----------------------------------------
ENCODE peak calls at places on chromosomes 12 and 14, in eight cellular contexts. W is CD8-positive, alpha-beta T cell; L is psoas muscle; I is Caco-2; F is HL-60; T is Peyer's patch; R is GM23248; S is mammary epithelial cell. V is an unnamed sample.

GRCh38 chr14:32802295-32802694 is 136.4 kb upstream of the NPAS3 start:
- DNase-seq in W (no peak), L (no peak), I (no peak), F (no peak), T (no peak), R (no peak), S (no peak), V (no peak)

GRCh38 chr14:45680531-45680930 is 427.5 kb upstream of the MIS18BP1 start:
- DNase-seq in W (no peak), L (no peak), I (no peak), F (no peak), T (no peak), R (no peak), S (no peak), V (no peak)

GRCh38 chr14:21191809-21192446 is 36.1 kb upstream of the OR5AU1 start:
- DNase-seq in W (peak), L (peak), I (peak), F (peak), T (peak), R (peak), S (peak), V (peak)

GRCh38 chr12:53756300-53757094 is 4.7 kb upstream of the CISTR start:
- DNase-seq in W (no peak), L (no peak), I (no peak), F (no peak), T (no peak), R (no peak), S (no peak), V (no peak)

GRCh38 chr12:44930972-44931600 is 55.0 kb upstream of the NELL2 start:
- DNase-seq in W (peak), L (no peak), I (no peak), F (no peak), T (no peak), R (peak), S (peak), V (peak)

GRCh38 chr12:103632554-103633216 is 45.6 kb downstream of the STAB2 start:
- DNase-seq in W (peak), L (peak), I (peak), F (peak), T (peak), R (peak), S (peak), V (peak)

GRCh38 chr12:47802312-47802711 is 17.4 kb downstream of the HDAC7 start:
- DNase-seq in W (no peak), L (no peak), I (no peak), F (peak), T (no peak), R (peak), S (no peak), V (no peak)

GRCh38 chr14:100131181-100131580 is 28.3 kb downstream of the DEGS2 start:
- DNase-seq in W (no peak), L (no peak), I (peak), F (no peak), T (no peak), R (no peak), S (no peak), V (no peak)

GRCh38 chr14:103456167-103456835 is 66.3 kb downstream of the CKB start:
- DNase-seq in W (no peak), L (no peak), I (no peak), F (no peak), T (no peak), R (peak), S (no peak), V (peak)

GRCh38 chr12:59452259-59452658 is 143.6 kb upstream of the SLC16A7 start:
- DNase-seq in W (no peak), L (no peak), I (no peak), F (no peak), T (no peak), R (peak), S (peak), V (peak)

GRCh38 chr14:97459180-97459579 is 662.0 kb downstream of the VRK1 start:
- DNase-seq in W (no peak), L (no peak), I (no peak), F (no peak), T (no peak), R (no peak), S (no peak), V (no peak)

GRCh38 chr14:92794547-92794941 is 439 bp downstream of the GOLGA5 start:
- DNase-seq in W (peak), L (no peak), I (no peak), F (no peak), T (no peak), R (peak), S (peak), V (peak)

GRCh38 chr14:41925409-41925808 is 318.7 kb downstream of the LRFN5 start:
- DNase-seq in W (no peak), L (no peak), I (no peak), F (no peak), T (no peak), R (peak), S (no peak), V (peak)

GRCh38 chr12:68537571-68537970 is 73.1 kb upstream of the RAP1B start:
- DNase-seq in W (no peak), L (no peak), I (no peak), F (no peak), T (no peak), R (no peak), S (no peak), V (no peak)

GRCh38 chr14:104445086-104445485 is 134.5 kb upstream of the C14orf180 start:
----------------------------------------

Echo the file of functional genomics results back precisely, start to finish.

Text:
ENCODE peak calls at places on chromosomes 12 and 14, in eight cellular contexts. W is CD8-positive, alpha-beta T cell; L is psoas muscle; I is Caco-2; F is HL-60; T is Peyer's patch; R is GM23248; S is mammary epithelial cell. V is an unnamed sample.

GRCh38 chr14:32802295-32802694 is 136.4 kb upstream of the NPAS3 start:
- DNase-seq in W (no peak), L (no peak), I (no peak), F (no peak), T (no peak), R (no peak), S (no peak), V (no peak)

GRCh38 chr14:45680531-45680930 is 427.5 kb upstream of the MIS18BP1 start:
- DNase-seq in W (no peak), L (no peak), I (no peak), F (no peak), T (no peak), R (no peak), S (no peak), V (no peak)

GRCh38 chr14:21191809-21192446 is 36.1 kb upstream of the OR5AU1 start:
- DNase-seq in W (peak), L (peak), I (peak), F (peak), T (peak), R (peak), S (peak), V (peak)

GRCh38 chr12:53756300-53757094 is 4.7 kb upstream of the CISTR start:
- DNase-seq in W (no peak), L (no peak), I (no peak), F (no peak), T (no peak), R (no peak), S (no peak), V (no peak)

GRCh38 chr12:44930972-44931600 is 55.0 kb upstream of the NELL2 start:
- DNase-seq in W (peak), L (no peak), I (no peak), F (no peak), T (no peak), R (peak), S (peak), V (peak)

GRCh38 chr12:103632554-103633216 is 45.6 kb downstream of the STAB2 start:
- DNase-seq in W (peak), L (peak), I (peak), F (peak), T (peak), R (peak), S (peak), V (peak)

GRCh38 chr12:47802312-47802711 is 17.4 kb downstream of the HDAC7 start:
- DNase-seq in W (no peak), L (no peak), I (no peak), F (peak), T (no peak), R (peak), S (no peak), V (no peak)

GRCh38 chr14:100131181-100131580 is 28.3 kb downstream of the DEGS2 start:
- DNase-seq in W (no peak), L (no peak), I (peak), F (no peak), T (no peak), R (no peak), S (no peak), V (no peak)

GRCh38 chr14:103456167-103456835 is 66.3 kb downstream of the CKB start:
- DNase-seq in W (no peak), L (no peak), I (no peak), F (no peak), T (no peak), R (peak), S (no peak), V (peak)

GRCh38 chr12:59452259-59452658 is 143.6 kb upstream of the SLC16A7 start:
- DNase-seq in W (no peak), L (no peak), I (no peak), F (no peak), T (no peak), R (peak), S (peak), V (peak)

GRCh38 chr14:97459180-97459579 is 662.0 kb downstream of the VRK1 start:
- DNase-seq in W (no peak), L (no peak), I (no peak), F (no peak), T (no peak), R (no peak), S (no peak), V (no peak)

GRCh38 chr14:92794547-92794941 is 439 bp downstream of the GOLGA5 start:
- DNase-seq in W (peak), L (no peak), I (no peak), F (no peak), T (no peak), R (peak), S (peak), V (peak)

GRCh38 chr14:41925409-41925808 is 318.7 kb downstream of the LRFN5 start:
- DNase-seq in W (no peak), L (no peak), I (no peak), F (no peak), T (no peak), R (peak), S (no peak), V (peak)

GRCh38 chr12:68537571-68537970 is 73.1 kb upstream of the RAP1B start:
- DNase-seq in W (no peak), L (no peak), I (no peak), F (no peak), T (no peak), R (no peak), S (no peak), V (no peak)

GRCh38 chr14:104445086-104445485 is 134.5 kb upstream of the C14orf180 start: